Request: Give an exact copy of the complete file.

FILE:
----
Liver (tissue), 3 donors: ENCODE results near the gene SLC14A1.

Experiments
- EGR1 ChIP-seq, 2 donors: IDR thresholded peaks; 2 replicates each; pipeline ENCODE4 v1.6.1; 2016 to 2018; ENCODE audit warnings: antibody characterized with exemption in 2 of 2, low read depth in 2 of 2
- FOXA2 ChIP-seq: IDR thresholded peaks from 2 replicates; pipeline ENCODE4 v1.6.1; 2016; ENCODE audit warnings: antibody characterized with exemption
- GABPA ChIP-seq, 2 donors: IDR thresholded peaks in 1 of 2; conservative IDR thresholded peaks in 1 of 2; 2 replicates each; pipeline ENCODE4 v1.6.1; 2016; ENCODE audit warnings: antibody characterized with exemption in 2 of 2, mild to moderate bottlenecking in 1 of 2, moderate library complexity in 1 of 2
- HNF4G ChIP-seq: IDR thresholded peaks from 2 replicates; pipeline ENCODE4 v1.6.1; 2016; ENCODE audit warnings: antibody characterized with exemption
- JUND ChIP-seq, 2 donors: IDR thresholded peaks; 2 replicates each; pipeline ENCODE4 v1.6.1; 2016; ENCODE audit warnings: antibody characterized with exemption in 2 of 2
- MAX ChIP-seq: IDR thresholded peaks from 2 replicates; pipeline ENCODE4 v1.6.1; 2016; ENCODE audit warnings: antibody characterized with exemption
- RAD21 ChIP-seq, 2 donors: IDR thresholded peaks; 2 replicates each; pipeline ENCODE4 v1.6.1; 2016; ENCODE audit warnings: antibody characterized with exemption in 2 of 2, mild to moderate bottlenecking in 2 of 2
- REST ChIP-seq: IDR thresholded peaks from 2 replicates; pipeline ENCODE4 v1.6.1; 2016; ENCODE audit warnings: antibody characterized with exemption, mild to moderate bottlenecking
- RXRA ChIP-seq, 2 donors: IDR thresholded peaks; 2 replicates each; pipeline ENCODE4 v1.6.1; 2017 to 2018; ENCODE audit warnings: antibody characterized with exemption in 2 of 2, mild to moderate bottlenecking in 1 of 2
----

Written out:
Liver (tissue), 3 donors: ENCODE results near the gene SLC14A1.

Experiments
- EGR1 ChIP-seq, 2 donors: IDR thresholded peaks; 2 replicates each; pipeline ENCODE4 v1.6.1; 2016 to 2018; ENCODE audit warnings: antibody characterized with exemption in 2 of 2, low read depth in 2 of 2
- FOXA2 ChIP-seq: IDR thresholded peaks from 2 replicates; pipeline ENCODE4 v1.6.1; 2016; ENCODE audit warnings: antibody characterized with exemption
- GABPA ChIP-seq, 2 donors: IDR thresholded peaks in 1 of 2; conservative IDR thresholded peaks in 1 of 2; 2 replicates each; pipeline ENCODE4 v1.6.1; 2016; ENCODE audit warnings: antibody characterized with exemption in 2 of 2, mild to moderate bottlenecking in 1 of 2, moderate library complexity in 1 of 2
- HNF4G ChIP-seq: IDR thresholded peaks from 2 replicates; pipeline ENCODE4 v1.6.1; 2016; ENCODE audit warnings: antibody characterized with exemption
- JUND ChIP-seq, 2 donors: IDR thresholded peaks; 2 replicates each; pipeline ENCODE4 v1.6.1; 2016; ENCODE audit warnings: antibody characterized with exemption in 2 of 2
- MAX ChIP-seq: IDR thresholded peaks from 2 replicates; pipeline ENCODE4 v1.6.1; 2016; ENCODE audit warnings: antibody characterized with exemption
- RAD21 ChIP-seq, 2 donors: IDR thresholded peaks; 2 replicates each; pipeline ENCODE4 v1.6.1; 2016; ENCODE audit warnings: antibody characterized with exemption in 2 of 2, mild to moderate bottlenecking in 2 of 2
- REST ChIP-seq: IDR thresholded peaks from 2 replicates; pipeline ENCODE4 v1.6.1; 2016; ENCODE audit warnings: antibody characterized with exemption, mild to moderate bottlenecking
- RXRA ChIP-seq, 2 donors: IDR thresholded peaks; 2 replicates each; pipeline ENCODE4 v1.6.1; 2017 to 2018; ENCODE audit warnings: antibody characterized with exemption in 2 of 2, mild to moderate bottlenecking in 1 of 2